Why do some states tax Social Security while others don’t?

A lot of people nearing retirement are surprised to find out that states can and do tax retirees’ Social Security benefits.  Though this has been going on for quite some time, the majority of us have never had to consider paying state taxes on Social Security.  That’s because only 13 states subject benefits to taxes:








New Mexico                

North Dakota              

Rhode Island



West Virginia              

How much and when Social Security benefits are taxed can vary greatly from state to state.  States can have very different policies regarding how they tax benefits.  For example, Colorado partially taxes benefits, Utah fully taxes benefits, and Vermont, West Virginia, North Dakota, and Minnesota use federal rules for benefit taxation.

For those living in the other 37 states, Social Security benefits are not taxable.

But why do some states choose to tax Social Security benefits and others don’t?

The most obvious answer to why states tax benefits is Social Security is income.  States already tax wages, passive income, retirement account withdrawals, and most every way an individual can make money.  These thirteen states view Social Security benefits as one more piece of a resident’s total earnings for the year.  By taxing benefits, these states generate millions of dollars in additional income each year.

But if that’s the case, why doesn’t every state tax benefits?  The answer to that question is significantly less clear.

There’s no real direct explanation as to why most states don’t choose to tax Social Security.  Very probably, residents just simply don’t and won’t support taxing seniors’ benefits—especially since they’ve all paid into Social Security themselves.  It makes sense that most states wouldn’t immediately look to Social Security as an acceptable source of income.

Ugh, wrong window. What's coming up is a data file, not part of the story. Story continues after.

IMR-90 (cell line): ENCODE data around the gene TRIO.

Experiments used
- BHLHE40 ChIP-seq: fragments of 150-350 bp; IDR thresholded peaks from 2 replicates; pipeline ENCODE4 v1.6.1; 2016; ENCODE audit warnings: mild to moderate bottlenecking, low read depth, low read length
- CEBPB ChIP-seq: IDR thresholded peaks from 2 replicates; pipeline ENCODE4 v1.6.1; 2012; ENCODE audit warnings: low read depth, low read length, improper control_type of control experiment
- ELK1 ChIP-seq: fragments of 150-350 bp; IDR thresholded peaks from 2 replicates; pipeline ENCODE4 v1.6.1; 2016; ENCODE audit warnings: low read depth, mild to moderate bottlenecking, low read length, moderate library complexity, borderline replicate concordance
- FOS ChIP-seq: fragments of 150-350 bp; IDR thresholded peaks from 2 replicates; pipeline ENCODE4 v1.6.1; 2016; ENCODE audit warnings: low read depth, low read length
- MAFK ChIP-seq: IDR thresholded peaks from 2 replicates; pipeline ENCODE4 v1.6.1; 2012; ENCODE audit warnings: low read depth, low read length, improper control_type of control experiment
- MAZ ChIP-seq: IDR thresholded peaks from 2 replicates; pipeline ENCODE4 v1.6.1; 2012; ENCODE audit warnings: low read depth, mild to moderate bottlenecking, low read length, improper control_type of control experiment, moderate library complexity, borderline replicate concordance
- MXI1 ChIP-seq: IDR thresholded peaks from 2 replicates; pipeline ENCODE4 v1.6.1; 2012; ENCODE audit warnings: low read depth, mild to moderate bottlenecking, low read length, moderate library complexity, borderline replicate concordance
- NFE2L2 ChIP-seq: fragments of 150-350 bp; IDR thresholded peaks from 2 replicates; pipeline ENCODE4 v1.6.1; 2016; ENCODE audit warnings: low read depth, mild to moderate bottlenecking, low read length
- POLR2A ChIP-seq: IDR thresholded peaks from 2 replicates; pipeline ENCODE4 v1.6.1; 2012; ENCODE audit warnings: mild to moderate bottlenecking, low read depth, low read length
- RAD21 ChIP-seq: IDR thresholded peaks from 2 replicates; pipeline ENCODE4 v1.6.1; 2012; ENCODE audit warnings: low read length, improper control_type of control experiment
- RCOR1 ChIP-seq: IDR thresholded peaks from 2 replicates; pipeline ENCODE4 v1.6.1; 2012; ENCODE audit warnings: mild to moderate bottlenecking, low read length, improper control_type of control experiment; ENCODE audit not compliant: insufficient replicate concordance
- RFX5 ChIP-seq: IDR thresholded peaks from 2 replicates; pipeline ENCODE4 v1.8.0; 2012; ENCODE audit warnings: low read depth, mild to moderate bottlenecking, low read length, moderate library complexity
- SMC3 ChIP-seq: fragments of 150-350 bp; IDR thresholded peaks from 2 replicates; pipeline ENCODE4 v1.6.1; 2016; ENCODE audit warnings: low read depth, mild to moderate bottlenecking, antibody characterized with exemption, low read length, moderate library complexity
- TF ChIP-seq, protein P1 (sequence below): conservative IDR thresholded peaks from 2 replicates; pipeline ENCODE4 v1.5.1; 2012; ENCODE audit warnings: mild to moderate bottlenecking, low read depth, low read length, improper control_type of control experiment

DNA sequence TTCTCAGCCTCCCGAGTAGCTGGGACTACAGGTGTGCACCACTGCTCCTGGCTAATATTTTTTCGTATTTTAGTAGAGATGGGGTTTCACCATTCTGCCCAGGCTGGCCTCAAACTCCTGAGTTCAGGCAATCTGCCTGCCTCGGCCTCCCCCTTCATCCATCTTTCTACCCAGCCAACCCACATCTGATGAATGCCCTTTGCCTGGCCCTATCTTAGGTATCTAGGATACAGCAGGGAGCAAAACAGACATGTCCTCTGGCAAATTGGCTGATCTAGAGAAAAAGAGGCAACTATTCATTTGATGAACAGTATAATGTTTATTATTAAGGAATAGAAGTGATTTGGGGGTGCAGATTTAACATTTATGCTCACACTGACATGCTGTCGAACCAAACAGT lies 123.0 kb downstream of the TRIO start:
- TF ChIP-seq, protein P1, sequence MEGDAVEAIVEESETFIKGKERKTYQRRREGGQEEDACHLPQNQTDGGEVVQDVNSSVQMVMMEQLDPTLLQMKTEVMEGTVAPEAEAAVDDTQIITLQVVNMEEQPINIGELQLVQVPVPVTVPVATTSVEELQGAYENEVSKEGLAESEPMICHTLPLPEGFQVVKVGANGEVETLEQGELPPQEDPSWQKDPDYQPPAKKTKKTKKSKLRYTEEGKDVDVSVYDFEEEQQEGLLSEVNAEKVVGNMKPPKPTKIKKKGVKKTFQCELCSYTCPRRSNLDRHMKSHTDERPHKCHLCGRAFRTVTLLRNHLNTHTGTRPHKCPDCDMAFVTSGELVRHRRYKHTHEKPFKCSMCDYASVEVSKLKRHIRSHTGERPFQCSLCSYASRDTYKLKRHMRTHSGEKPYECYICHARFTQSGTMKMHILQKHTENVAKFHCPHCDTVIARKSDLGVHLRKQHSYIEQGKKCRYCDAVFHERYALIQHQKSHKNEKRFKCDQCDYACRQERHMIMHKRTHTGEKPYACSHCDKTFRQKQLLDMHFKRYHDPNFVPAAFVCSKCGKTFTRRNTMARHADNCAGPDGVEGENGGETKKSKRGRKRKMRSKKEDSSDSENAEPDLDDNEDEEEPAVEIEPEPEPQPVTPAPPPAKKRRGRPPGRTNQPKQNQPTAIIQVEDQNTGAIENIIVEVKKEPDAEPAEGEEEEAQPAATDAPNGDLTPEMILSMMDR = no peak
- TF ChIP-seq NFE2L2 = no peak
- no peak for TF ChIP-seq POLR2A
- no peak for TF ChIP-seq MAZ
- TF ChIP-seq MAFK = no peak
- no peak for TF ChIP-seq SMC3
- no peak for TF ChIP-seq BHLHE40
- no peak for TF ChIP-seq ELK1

But we can take a look at a variety of factors that might have influenced certain states to start taxing Social Security.

There isn’t a lot of commonality in terms of geography or political affiliation between the 13 taxing states.  There are states that tax Social Security in every region of the country, both Democrat and Republican majority.  But we can see a few shared factors between a handful of the states.

All but a few of these states have notably low taxes in other areas:  Montana has no sales tax, West Virginia and New Mexico have two of the lowest property tax rates in the country, North Dakota, Utah, and Colorado have low corporate income taxes, and Missouri has low fuel taxes.  Many of the states that don’t tax Social Security may have much higher taxes in other areas.

Three of the 13 taxing states have the highest populations of seniors and retirees in the U.S.: Montana, Vermont, and West Virginia.  These states may tax Social Security owing to their large populations of beneficiaries.

It also may have to do with the general quality of life offered to senior residents by the state.  Interestingly, despite being not-so-tax-friendly to seniors, Minnesota, Colorado, Vermont, and Connecticut were all ranked in the top ten best states for the aging by U.S. News.  This ranking factored in things like senior employment opportunities, monthly costs and healthcare quality for seniors, and overall senior cost-of-living and happiness.  While we can’t say whether Social Security taxes are specifically being used for improving senior quality of living or how much these states take their senior populations into consideration when developing tax code, it is worth taking a look at.

Still, it’s largely because of these benefit taxes that many of these states often make the list for the least tax-friendly states for Americans to retire (including Connecticut, Minnesota, and Vermont, despite being friendly overall to seniors).  Unsurprisingly, not one of these 13 states makes the cut for the most tax-friendly.